We finished our coffee and headed out to the barn. “How are you going to do this?” Jude asked as we walked across the yard.
“I’ll put her in the bath stall, it’s narrow so she can’t swing away from me. I’ll give her her grain while I milk her, that will help take her mind off what’s happening. I have a holder there to put a bucket in, I used it when training horses to stand in a narrow space. Grain helped a lot!”
When I got Mama in place in the shower stall, I asked Jude to get me a bale of straw to sit on as I did not have a stool low enough. I cleaned her udder and sat down with a clean bucket between my legs. Here we go, I thought, bracing myself for a kick as I reached under her and took a teat in my left hand. I squeezed and milk sprayed into the bucket. Mama shifted a bit as if she wasn’t sure she liked this touch where her baby nursed. The calf was looking around the barn, I knew she wouldn’t stray far from her mother but I asked Jude to keep an eye on her just in case. “Easy girl”, I said in a calm voice. “I’m not going to hurt you.”
I gave the teat another squeeze….then another…then another. No kick. I breathed a sigh of relief. Soon I was in full milking mode one handed. I milked the quarter dry, then took another teat. I did three quarters and left the fourth for the calf. There was enough in the bucket for Jude and I.
Jude put Mama and baby out in the pasture and did her stall, then we went back to the house. I put the milk through the separator, then put the milk and cream in the fridge. I’d make butter with the cream this evening or the next day.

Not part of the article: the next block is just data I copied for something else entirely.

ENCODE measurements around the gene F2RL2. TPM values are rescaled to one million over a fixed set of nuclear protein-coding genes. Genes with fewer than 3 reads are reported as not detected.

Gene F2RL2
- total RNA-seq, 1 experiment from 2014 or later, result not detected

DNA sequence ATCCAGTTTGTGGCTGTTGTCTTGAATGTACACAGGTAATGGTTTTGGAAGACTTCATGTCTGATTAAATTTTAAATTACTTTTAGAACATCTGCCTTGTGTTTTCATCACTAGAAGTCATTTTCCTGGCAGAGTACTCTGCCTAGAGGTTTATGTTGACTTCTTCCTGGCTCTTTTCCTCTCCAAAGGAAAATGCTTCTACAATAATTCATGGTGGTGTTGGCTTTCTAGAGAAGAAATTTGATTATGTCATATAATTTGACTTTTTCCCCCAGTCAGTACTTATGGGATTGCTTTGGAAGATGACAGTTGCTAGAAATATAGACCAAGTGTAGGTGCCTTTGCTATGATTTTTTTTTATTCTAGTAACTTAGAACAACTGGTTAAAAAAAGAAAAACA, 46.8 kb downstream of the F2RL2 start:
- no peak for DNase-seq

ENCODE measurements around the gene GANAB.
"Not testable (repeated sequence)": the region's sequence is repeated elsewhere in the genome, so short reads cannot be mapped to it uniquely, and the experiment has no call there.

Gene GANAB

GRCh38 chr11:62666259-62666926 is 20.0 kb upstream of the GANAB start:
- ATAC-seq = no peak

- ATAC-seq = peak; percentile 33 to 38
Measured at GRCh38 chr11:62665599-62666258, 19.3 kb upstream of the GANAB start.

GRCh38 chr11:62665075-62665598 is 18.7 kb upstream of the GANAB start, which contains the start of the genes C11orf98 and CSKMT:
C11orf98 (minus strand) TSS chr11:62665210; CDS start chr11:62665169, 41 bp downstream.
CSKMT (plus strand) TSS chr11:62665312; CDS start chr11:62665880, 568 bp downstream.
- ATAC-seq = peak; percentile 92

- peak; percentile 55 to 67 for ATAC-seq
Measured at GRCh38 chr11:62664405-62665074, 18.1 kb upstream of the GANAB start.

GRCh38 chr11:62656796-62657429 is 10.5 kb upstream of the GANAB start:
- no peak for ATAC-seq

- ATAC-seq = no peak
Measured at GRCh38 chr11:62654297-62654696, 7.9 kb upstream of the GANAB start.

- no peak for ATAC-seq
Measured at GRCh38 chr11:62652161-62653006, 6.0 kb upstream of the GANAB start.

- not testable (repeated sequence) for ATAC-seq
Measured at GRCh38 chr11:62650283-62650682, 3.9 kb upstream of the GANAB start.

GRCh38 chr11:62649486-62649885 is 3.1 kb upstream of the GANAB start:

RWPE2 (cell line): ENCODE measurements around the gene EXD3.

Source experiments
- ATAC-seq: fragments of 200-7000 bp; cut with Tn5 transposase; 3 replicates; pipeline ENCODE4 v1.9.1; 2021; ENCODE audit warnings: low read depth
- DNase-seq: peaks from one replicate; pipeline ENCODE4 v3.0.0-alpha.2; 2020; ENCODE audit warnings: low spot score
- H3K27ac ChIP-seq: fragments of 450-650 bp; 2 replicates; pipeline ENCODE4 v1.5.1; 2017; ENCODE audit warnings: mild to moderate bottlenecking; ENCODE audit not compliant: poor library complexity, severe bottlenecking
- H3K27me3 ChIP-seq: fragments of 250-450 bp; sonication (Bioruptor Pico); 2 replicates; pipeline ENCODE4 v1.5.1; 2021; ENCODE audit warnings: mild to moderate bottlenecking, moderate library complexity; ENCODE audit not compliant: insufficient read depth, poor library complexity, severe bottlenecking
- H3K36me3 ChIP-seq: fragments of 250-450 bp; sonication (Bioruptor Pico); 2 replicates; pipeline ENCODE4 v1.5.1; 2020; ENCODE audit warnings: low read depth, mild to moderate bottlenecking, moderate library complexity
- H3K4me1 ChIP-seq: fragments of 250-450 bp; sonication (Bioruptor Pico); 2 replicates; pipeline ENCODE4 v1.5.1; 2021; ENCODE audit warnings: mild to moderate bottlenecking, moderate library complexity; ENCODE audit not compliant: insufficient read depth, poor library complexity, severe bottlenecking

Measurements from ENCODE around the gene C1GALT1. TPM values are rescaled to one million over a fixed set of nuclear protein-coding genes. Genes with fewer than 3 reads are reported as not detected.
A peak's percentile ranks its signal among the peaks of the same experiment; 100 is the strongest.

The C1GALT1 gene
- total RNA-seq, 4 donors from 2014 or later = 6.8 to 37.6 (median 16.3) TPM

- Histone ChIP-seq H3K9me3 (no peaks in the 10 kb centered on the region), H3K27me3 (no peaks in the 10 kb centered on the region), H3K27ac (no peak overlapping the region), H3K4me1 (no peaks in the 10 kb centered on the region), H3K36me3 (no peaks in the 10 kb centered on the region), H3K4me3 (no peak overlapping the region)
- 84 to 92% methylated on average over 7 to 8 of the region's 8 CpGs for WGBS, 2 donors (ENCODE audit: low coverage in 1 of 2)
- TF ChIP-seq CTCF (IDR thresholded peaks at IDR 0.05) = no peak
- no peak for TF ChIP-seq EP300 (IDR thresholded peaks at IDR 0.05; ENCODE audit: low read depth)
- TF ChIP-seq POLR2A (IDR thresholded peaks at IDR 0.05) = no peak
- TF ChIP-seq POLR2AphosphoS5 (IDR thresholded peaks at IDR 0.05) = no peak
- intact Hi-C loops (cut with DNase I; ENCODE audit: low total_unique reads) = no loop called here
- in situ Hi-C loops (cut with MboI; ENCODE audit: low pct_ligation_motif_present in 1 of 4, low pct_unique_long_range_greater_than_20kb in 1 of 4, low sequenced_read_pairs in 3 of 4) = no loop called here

Jude took the Holter monitor off me and I had a shower while he looked at the results. When I went back downstairs, he was making breakfast. After we sat down to eat, he said “I know you are wondering about the Holter. It isn’t catastrophic. It looks a little worse than what’s in your chart, but a simple medication adjustment should work. I brought some back with me from town yesterday, figuring I might need to make a change.”
“Can I still go today?”
“Yes. But listen to your body. If you are tired, stop working and let me do it. Deal?”
After Jude showered, we were on our way. We didn’t take the dogs as we did not want them getting underfoot or running off and getting lost - though they usually stuck quite close to us.
Jude and I made a good team and by 1 in the afternoon, we’d got almost half of the truck filled. He insisted we stop and have lunch so he went into the house and came out with a couple cans of baked beans and a can opener. “Oh, Jude, you might want to get something else for me.”
“I’ll be farting up a storm.”
“Oh, okay.” He headed back to the house. I laughed.
He came back with a can of ravioli and opened it as well as his beans. “How are you feeling?” he asked as we ate.
“I’m doing okay”, I replied.
“I should have brought my stethoscope to check you out during our break.”
“I’m all right, Jude. Really.”
“How about your foot?”
“It’s okay, too. A little sore but not bad.”
“You let me know if it gets bad or if you get tired or have any chest pain or fluttering, you hear?”
“I will, Jude.”
By late afternoon, we’d almost filled the truck. I wandered over to what looked like a garden and sure enough, found some squash and pumpkins, which I insisted on picking. Back at the farm, we unloaded the wood into the free stall barn. We didn’t stack it, just put it in piles for now.